MULTI-SEED BATCH BREAD
(Makes two batch breads)
Making bread is so easy -
all it takes to make good, basic bread is strong,
organic flour, water, salt and yeast. Mixing and
kneading takes no more than 10 minutes, contrary
to popular belief, and leaving the bread to rise
for an hour can hardly be described as a hard-ship.
Good bread requires good, strong bread flour.
Glebe farmís organic flour is milled in Cambridgeshire,
using the farmís own organic cereal products and
local mills. The plains north of Cambridge are
excellent growing grounds for hard winter wheat
packed with protein, creating gluten-rich flour
perfect for bread making.
Bread can be glazed with milk or beaten egg, either
whole, just white or just yolk, or it can be dusted
with flour. An egg glaze topped with various seeds
ups the nutritional value of the bread and makes
a lovely crunchy topping.
Shaping the risen dough into rolls and arranging
them on a baking tray so that they just about
touch will create lovely batch-baked bread that
looks lovely on the table and lends itself really
well to sharing. Use different seeds to top the
rolls, and you have instantly created a choice
This type of bread makes a lovely accompaniment
to autumn casseroles and soups.
1. Place the
dried yeast in a small bowl, together with the
honey or sugar and pour on about 2 tablespoons
of the lukewarm water. Use a whisk or fork to
stir the yeast until it completely dissolves.
Cover with clingfilm and leave for 10 minutes
or until foamy this is called sponging.
up the flour and salt. Add the foaming yeast and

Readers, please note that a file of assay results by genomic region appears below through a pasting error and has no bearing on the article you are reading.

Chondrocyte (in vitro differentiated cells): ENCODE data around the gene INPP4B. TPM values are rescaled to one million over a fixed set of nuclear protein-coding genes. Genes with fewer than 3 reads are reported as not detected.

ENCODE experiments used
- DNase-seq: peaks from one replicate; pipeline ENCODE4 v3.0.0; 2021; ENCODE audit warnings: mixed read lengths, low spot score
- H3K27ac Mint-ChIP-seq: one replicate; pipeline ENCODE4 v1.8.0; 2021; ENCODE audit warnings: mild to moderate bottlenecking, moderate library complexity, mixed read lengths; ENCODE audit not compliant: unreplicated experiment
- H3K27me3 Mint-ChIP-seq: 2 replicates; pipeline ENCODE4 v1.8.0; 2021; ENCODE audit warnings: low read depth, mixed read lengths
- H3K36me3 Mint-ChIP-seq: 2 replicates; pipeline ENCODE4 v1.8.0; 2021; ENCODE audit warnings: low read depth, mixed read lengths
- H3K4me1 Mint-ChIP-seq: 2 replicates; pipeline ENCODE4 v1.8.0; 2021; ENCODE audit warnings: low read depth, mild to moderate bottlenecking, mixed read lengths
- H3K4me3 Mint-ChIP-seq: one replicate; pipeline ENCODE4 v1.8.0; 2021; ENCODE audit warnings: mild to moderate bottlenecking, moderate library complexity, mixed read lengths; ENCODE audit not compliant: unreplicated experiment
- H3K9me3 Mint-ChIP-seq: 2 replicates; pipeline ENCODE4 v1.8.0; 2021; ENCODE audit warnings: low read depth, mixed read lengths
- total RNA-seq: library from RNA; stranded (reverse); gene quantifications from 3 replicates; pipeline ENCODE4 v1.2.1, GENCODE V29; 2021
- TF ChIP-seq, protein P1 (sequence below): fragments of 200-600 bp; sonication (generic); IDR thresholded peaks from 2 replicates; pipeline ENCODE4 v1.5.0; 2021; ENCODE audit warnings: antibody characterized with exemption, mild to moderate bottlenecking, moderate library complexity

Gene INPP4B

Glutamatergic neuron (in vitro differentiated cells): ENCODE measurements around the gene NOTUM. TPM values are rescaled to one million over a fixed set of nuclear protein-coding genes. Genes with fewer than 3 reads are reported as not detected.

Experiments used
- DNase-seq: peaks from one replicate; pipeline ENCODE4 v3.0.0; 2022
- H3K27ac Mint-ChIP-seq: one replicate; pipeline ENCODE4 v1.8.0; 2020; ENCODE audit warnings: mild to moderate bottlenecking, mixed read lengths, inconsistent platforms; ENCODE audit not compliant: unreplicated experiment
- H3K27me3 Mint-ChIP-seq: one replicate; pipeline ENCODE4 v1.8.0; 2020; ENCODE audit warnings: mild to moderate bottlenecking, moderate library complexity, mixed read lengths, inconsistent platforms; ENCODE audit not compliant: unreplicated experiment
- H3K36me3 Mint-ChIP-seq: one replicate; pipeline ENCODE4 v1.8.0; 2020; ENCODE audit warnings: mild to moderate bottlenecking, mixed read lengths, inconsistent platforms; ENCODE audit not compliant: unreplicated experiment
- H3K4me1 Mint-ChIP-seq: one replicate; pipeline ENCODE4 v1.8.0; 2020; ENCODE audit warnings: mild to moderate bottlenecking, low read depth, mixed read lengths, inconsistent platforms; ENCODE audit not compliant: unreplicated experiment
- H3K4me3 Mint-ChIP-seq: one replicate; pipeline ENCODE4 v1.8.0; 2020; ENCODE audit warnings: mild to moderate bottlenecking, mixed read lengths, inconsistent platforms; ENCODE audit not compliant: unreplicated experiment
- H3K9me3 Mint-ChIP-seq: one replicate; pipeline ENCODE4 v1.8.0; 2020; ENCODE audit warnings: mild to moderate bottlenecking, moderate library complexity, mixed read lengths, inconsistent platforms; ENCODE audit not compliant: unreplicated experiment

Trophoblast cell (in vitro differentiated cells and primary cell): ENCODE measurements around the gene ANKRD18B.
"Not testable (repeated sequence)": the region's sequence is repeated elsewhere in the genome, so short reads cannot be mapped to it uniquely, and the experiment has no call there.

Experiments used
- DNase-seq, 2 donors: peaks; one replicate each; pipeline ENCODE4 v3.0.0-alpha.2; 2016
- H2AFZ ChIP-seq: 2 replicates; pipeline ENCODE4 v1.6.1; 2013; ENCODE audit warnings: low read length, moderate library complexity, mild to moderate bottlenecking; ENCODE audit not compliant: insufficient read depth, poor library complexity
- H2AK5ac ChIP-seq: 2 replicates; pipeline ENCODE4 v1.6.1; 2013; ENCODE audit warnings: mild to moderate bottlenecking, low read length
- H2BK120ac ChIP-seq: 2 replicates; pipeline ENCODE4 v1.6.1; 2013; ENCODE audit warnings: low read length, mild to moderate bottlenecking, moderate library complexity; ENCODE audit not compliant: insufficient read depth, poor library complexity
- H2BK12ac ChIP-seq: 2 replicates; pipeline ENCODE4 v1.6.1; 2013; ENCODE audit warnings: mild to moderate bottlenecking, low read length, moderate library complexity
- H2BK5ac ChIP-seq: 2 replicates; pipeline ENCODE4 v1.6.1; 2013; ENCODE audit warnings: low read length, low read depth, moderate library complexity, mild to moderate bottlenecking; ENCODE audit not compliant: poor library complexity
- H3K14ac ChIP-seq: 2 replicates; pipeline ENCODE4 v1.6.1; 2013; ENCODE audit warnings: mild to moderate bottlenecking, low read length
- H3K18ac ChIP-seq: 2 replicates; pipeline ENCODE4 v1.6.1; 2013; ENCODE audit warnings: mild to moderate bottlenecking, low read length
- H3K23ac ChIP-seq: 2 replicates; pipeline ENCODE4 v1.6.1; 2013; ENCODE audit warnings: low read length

the oil. Use a large wooden spoon to mix the dough.
Tip the dough out on a lightly floured work surface
and use the fleshy palm of your hands to knead
the dough until elastic and glossy about
3. Shape into
a ball and place in a clean, lightly oiled mixing
bowl. Cover with a clean tea towel or cling film.
Leave to rise for 1 hour, or until doubled in
size. You can check that the dough has risen by
prodding it gently with finger. It should spring
back in an elastic way.
4. Tip the
risen dough out on a lightly floured work surface.
Give it a few gentle squeezes and knead lightly
for a minute or two.
the dough into 14 equal pieces. Shape into balls.
Cup both hands around each ball, move around the
work surface while gently stroking downwards and
tucking in underneath like you would tuck
your hair under a shower cap. This will ensure
smooth and evenly shaped bread rolls.
6. Make two
batch breads of 7 rolls each by arranging 6 rolls
around one central roll on a non-stick baking
7. Brush lightly
with beaten egg. Top each roll with a different
the oven to 225°C.
9. Leave to
prove in a warm kitchen for 15-20 minutes. You
can check that the bread is proven by gently prodding
the side of it. It should leave a slightly puckered
the bread in the top half of the oven and bake
for approximately 15 minutes.
provided by www.cambridgecookeryschool.com